Some thoughts on the 20th European Association of Archaeologists Conference in Istanbul
A bit more than a week ago, the 20th EuropeanAssociation of Archaeologists Conference in Istanbul finished. Being an anniversary meeting, I think expectations have been quite high. Even the organisers chose to present the event as gathering "participation from more than 76 countries...more than 2500 Accepted submissions...2014 Istanbul meeting of the EAA will be esteemed as the most extensive archaeology meeting held in Europe since 1979 UISPP congress".
In what follows I will share some of my thoughts and impressions of the event, based on my personal experience and participation in several sessions (i.e. on archaeological theory, public archaeology, inter-disciplinary and funerary archaeology).
Image: European Association of Archaeologists, 2014
As became clear in discussions with some other colleagues, as well as from the sessions’ presentations, one could observe a definite distinction between the Anglo-Saxon approaches and the Eastern European/Balkan/Mediterranean perspectives when it comes to identifying the challenges and required actions for contemporary archaeology. Of course, one should not make generalisations, but what remains is the fact that the currently developing countries, the post-socialist or the ones for which capitalism is not a traditional way of life, face completely different struggles, and hence have different needs than some of the western countries, among which we can list large scale projects of modernisation, major cuts, a bias towards positivist takes on science, etc. Therefore, regarding one of the most relevant issues which came up in the discussions, the future of archaeology, one could easily see a difference between a desire for a more politically/socially engaged discipline and projects focused on small-scale case studies, within the limits of a traditional academic endeavour. Unfortunately, usually these issues are not made explicit. What might be needed is a deeper dialogue among professionals coming from different backgrounds and the desire to find common ground.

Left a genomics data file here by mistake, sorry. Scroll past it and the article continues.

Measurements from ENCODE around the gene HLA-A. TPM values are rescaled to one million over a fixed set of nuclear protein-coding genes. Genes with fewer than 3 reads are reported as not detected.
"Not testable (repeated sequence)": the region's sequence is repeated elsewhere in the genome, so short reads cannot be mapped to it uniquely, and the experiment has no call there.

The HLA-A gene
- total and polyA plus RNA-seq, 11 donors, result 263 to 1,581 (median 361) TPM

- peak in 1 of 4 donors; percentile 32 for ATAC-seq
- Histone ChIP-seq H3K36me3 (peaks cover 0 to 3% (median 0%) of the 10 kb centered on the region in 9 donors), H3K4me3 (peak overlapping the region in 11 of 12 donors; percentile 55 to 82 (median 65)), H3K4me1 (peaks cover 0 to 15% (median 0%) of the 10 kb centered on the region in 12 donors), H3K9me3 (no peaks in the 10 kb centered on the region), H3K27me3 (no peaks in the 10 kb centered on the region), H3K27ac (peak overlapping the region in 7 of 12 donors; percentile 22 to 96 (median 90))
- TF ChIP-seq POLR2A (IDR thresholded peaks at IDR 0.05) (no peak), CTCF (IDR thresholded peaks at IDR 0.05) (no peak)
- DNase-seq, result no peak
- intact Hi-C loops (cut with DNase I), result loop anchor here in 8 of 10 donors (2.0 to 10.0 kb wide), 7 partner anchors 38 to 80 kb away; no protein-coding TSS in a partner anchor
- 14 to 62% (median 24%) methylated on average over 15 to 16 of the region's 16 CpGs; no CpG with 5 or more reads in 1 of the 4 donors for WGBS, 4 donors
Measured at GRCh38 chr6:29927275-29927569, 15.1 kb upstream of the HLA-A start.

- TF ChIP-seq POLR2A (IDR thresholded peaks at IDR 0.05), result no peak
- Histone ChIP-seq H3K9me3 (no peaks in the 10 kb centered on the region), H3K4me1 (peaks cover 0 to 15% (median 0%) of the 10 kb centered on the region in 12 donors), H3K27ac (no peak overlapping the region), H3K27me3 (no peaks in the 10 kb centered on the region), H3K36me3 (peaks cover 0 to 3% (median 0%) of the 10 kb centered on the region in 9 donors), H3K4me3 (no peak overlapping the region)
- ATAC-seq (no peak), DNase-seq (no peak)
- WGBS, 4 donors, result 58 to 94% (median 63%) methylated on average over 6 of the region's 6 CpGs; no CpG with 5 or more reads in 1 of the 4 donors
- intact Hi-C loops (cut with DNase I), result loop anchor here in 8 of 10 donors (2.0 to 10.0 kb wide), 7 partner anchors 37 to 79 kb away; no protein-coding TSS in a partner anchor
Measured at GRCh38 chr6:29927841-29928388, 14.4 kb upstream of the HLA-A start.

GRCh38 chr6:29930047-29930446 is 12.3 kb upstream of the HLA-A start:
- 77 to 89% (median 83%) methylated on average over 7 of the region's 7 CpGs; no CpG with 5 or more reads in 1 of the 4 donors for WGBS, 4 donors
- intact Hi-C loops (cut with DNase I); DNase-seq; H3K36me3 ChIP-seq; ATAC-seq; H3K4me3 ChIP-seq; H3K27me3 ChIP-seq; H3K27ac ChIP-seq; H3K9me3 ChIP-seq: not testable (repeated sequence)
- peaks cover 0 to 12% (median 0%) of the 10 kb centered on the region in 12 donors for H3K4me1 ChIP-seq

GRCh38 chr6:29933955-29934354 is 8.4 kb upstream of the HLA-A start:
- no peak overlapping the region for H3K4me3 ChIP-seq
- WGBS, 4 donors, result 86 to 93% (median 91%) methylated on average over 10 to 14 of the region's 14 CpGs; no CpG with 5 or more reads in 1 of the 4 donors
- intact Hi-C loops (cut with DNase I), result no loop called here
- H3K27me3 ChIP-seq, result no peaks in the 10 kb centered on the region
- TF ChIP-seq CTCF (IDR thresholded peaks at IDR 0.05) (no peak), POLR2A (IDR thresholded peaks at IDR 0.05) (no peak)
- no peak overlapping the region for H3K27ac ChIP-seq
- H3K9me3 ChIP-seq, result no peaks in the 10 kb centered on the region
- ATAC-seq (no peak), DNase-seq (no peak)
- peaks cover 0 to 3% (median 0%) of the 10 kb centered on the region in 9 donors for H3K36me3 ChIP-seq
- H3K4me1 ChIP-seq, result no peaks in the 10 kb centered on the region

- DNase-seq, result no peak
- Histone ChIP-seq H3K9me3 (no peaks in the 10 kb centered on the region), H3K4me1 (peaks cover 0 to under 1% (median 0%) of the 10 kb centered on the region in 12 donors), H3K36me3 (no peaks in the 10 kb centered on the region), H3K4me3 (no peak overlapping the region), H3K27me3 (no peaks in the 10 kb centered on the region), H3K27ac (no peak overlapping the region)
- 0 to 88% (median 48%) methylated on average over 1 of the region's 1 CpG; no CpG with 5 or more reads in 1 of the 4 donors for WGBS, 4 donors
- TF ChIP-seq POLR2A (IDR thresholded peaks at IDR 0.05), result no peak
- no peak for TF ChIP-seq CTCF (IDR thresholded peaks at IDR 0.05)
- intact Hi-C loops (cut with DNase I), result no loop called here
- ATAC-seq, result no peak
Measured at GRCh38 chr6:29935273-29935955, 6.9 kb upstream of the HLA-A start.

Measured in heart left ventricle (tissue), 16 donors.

On a different note, the debate was also hindered by some organisational aspects, something that is by no means specific to this conference in particular: there is always the issue of roundtable sessions; these sessions that should be dedicated to dialogue par excellence, often fail because they are not really round tables (literally). What usually happens in conferences is that the set-up of the room is still the traditional one (podium versus chairs), which leads to a clear-cut distinction between the speaker(s) and the audience and does not help the dialogue. After all, being archaeologists, we should realise the importance and relevance of the organisation of the material culture around us.
Lastly, some other thoughts:
· There are some interesting transnational projects out there, some of which are looking for participants too, so it might be a good idea to create a platform at the conference to list them and bring them to the attention of more people
· It might be a good idea to avoid overlapping similar-topic sessions (the potentially interested participants had to choose where to go/run between sessions)
· Posters: I am sure there have been some great posters but, due to the tight schedule, it was at times hard to go and manage to find them, so it might be a good idea to host them in the same spaces where the relevant sessions take place.
In short, Istanbul was great, and there are some very dynamic research projects throughout Europe. I was very happy to discover the work of some of my colleagues and the meeting venue was the best I have ever seen regarding the recreational areas (e.g. an inner courtyard, balconies with views over Bosphorus, etc.). Thus, following the suggestion I was given - that any conference (and its review) needs a touch of humour to be complete - I end my thoughts with some conference-inspired tunes:
 Moreover, organising regional discussion forums might be a welcome addition, given the shared values and challenges.